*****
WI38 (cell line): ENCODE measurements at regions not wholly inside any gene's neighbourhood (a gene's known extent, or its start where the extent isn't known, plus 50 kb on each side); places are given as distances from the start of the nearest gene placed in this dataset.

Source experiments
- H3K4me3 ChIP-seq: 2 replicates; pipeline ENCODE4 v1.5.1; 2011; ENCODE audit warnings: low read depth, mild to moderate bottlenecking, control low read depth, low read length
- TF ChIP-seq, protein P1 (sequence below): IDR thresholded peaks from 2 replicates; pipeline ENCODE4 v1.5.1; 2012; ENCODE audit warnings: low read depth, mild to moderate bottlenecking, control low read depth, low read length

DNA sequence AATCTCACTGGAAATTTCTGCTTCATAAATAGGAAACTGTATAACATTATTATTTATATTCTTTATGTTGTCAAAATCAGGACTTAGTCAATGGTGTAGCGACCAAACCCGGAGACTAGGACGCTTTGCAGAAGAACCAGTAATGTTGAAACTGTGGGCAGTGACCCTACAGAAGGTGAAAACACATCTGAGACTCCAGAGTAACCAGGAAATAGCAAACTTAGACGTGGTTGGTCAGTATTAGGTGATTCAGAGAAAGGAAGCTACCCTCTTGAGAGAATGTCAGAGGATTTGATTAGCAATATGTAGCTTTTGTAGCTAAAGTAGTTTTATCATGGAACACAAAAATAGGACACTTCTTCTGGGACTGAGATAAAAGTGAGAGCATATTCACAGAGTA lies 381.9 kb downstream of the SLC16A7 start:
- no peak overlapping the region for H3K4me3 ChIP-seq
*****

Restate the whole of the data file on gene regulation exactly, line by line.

WI38 (cell line): ENCODE measurements at regions not wholly inside any gene's neighbourhood (a gene's known extent, or its start where the extent isn't known, plus 50 kb on each side); places are given as distances from the start of the nearest gene placed in this dataset.

Source experiments
- H3K4me3 ChIP-seq: 2 replicates; pipeline ENCODE4 v1.5.1; 2011; ENCODE audit warnings: low read depth, mild to moderate bottlenecking, control low read depth, low read length
- TF ChIP-seq, protein P1 (sequence below): IDR thresholded peaks from 2 replicates; pipeline ENCODE4 v1.5.1; 2012; ENCODE audit warnings: low read depth, mild to moderate bottlenecking, control low read depth, low read length

DNA sequence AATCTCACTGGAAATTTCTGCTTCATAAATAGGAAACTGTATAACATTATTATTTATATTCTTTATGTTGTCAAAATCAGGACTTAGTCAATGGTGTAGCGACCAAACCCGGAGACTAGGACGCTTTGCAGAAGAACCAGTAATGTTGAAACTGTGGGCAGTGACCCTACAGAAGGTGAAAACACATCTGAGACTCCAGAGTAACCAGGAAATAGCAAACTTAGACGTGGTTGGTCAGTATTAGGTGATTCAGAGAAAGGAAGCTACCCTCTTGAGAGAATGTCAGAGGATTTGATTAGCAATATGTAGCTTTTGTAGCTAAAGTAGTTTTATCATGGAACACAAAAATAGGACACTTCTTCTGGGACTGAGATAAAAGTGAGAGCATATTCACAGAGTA lies 381.9 kb downstream of the SLC16A7 start:
- no peak overlapping the region for H3K4me3 ChIP-seq